Federal ministries are given the green light to bring more staff back into the office

Federal government ministries are given the green light to welcome more staff back into the office after nearly two years of home working.

“Departments and agencies can now resume planning to gradually increase building occupancy while continuing to respect the appropriate use of prevention practices in the workplace,” Treasury Department President Mona Fortier said in a statement Monday.

Those plans were put on hold by the Omicron variant. But details still need to be clarified as to what a return to office for thousands of federal officials in the capital region will look like.

“There is no one-size-fits-all approach,” Fortier said. “The deputy leaders will continue to develop their plans based on their experience over the past two years and the public health guidance.”

Many federal employees have embraced the flexibility of working from home, and union leaders have campaigned to ensure that this option remains after COVID-19 measures are lifted.

“The Secretariat of the Treasury Board of Canada continues to support MPs in their transition to hybrid working models where applicable and operationally feasible,” Fortier said. “I expect organizations will continue to be agile and show flexibility where needed to adapt to the evolving public health context.”

How many federal employees are returning to offices has major implications for downtown Ottawa, where many businesses have lost the lunch crowds they rely heavily on.

And the city’s LRT system, built to ferry thousands of federal officers downtown, has had fewer passengers than forecast due to the pandemic.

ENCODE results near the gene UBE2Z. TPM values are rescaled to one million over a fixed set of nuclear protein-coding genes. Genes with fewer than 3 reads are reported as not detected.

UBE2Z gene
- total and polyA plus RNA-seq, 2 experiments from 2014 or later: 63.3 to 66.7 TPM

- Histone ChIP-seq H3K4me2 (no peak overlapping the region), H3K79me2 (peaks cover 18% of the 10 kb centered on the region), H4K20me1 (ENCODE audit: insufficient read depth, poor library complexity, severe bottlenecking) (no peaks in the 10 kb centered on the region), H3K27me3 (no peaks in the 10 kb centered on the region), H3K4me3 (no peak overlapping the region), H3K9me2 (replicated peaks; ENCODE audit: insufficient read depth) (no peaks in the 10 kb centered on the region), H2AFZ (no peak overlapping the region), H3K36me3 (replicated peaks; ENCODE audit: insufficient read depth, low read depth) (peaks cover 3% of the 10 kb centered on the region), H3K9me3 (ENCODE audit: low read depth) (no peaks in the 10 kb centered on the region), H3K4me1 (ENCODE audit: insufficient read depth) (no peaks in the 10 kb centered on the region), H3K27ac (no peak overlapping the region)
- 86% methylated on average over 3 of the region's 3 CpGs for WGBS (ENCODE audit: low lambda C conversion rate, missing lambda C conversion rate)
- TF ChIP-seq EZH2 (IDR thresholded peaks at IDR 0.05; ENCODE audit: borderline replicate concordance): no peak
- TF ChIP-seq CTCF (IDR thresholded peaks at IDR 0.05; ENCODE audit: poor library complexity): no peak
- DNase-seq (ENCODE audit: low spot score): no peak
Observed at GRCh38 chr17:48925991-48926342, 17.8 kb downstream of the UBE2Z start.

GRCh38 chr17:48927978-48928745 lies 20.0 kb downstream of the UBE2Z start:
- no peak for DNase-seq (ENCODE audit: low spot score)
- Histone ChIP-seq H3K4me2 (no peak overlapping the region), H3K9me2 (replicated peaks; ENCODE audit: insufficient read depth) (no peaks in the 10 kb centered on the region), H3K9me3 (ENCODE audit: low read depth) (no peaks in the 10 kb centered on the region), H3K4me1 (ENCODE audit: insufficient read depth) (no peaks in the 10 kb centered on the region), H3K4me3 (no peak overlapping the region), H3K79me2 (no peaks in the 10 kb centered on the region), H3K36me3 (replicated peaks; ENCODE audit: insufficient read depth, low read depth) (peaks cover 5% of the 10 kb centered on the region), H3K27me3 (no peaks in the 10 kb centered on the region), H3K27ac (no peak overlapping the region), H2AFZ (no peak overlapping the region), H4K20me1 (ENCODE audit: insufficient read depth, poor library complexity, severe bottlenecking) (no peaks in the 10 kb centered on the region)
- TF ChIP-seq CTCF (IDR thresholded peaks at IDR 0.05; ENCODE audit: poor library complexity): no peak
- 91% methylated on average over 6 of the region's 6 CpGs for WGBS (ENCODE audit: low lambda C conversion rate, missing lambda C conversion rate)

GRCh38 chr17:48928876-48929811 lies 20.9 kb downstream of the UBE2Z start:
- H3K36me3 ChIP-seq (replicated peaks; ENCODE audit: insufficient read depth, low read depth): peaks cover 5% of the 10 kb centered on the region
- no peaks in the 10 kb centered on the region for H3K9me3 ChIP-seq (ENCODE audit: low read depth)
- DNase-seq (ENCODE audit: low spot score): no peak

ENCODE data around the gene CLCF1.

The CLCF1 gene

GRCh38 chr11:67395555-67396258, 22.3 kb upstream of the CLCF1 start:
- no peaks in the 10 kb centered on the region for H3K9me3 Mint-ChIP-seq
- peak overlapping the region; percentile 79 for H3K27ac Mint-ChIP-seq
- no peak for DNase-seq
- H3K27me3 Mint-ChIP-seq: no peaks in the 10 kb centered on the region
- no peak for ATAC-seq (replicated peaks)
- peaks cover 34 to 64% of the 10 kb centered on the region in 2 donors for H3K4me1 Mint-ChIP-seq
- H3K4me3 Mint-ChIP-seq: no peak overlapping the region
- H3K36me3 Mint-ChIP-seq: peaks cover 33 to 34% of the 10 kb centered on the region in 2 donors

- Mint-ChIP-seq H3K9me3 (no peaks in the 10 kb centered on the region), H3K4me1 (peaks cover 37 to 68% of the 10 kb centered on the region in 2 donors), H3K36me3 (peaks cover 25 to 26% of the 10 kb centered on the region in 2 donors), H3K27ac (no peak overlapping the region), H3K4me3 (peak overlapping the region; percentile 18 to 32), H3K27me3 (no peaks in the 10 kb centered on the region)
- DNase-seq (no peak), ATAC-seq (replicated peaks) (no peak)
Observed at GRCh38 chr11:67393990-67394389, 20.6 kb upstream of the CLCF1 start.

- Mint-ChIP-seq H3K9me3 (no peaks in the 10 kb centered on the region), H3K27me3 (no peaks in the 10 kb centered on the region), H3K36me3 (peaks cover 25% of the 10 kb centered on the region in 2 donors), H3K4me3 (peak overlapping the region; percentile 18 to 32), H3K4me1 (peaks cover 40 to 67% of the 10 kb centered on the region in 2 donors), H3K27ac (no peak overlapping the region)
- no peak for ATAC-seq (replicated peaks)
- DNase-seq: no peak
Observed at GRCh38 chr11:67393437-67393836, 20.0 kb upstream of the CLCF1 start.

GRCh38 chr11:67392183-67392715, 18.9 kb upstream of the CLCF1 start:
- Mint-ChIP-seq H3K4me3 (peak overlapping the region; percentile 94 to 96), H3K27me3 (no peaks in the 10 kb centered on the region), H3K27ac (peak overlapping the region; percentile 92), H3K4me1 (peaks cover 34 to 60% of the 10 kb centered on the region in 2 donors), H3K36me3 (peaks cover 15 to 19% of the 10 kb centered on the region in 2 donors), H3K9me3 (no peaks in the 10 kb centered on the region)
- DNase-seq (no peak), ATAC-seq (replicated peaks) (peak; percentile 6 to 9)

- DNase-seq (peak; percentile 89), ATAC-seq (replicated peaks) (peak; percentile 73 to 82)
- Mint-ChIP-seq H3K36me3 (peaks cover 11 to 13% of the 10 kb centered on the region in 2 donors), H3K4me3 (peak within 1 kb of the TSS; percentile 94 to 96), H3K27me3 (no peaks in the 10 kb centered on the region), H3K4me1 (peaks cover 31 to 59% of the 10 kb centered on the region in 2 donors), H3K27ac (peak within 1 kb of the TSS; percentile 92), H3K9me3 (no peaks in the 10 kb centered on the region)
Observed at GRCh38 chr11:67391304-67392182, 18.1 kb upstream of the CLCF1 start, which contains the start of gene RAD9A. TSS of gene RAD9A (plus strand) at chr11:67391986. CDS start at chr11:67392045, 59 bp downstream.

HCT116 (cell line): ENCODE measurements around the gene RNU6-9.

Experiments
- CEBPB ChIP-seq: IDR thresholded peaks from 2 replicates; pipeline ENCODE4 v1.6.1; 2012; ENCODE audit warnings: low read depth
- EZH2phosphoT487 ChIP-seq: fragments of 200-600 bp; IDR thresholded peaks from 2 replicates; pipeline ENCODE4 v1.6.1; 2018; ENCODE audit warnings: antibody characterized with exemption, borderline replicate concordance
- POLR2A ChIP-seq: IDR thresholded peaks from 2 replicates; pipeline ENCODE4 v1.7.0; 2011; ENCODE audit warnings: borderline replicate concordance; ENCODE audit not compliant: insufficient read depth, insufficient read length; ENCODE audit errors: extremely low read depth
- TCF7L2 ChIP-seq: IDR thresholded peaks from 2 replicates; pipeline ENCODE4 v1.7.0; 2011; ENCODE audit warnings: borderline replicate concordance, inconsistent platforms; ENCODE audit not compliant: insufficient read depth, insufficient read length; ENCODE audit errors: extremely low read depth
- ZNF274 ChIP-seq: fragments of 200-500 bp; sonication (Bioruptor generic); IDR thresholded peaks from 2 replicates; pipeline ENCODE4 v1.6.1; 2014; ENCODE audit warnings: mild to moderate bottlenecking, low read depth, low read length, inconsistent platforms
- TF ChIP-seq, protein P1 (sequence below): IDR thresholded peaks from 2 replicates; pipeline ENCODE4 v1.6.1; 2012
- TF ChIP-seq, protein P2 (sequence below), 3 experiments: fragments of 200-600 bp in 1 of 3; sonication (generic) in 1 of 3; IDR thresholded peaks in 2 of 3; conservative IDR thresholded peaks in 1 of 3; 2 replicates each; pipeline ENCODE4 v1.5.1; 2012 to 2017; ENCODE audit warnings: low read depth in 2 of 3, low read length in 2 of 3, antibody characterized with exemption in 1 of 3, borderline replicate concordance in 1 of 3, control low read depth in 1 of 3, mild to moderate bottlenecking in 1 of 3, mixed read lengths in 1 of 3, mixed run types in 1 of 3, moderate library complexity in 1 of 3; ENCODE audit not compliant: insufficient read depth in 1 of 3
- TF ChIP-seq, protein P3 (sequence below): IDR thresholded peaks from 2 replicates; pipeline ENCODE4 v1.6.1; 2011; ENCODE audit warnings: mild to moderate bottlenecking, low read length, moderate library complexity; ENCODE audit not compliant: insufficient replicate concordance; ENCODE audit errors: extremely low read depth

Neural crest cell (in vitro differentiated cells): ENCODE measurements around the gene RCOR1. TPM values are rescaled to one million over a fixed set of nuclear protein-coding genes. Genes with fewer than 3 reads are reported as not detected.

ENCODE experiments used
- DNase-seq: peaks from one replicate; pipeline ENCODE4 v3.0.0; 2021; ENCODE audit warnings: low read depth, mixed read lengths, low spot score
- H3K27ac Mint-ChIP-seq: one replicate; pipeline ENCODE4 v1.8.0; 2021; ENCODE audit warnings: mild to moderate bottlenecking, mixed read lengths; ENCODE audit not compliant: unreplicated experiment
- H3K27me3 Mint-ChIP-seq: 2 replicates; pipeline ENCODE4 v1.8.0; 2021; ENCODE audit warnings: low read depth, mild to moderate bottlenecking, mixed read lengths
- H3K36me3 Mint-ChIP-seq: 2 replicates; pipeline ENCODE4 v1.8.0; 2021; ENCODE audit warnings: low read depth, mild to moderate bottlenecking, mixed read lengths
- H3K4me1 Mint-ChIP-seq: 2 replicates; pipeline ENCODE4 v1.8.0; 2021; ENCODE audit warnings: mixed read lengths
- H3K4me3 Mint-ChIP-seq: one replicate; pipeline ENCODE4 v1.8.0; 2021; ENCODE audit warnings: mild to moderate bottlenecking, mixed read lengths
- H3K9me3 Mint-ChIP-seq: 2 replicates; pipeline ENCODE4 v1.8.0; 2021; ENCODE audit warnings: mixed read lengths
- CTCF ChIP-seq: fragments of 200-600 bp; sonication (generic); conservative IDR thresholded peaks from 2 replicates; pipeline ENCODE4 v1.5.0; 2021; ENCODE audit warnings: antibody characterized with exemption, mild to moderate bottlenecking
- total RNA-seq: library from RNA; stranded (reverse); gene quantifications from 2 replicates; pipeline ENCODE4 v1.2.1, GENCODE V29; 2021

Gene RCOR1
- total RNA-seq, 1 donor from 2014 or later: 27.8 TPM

Public Service Alliance of Canada national president Chris Aylward says the union encourages members to advocate for remote work when it’s actually an option that might be available to them.

“Remote work has become commonplace for the vast majority of federal public sector workers, and our members want to maintain some sort of hybrid work arrangement,” he says.

Aylward adds that this is just the first step in bringing federal workers back downtown.

“You’re not going to see 100,000 public sector workers in downtown Ottawa next week,” he says. “It’s up to individual departments and agencies to find their own phased approaches to returning to in-person work.”

Other government agencies have published more specific plans. The Ontario government will require employees to work in person three days a week beginning April 4, sources told CTV News on Monday.

Updated Monday’s occupational health guidance from the federal civil service also says masks or respirators should be worn in all shared indoor spaces, even if physical distancing is observed.

And it updates screening guidelines for when employees should return to the workplace after infection or exposure to COVID-19.

COVID-19 vaccination is mandatory for all federal employees. Boosters are not mandatory but are recommended.

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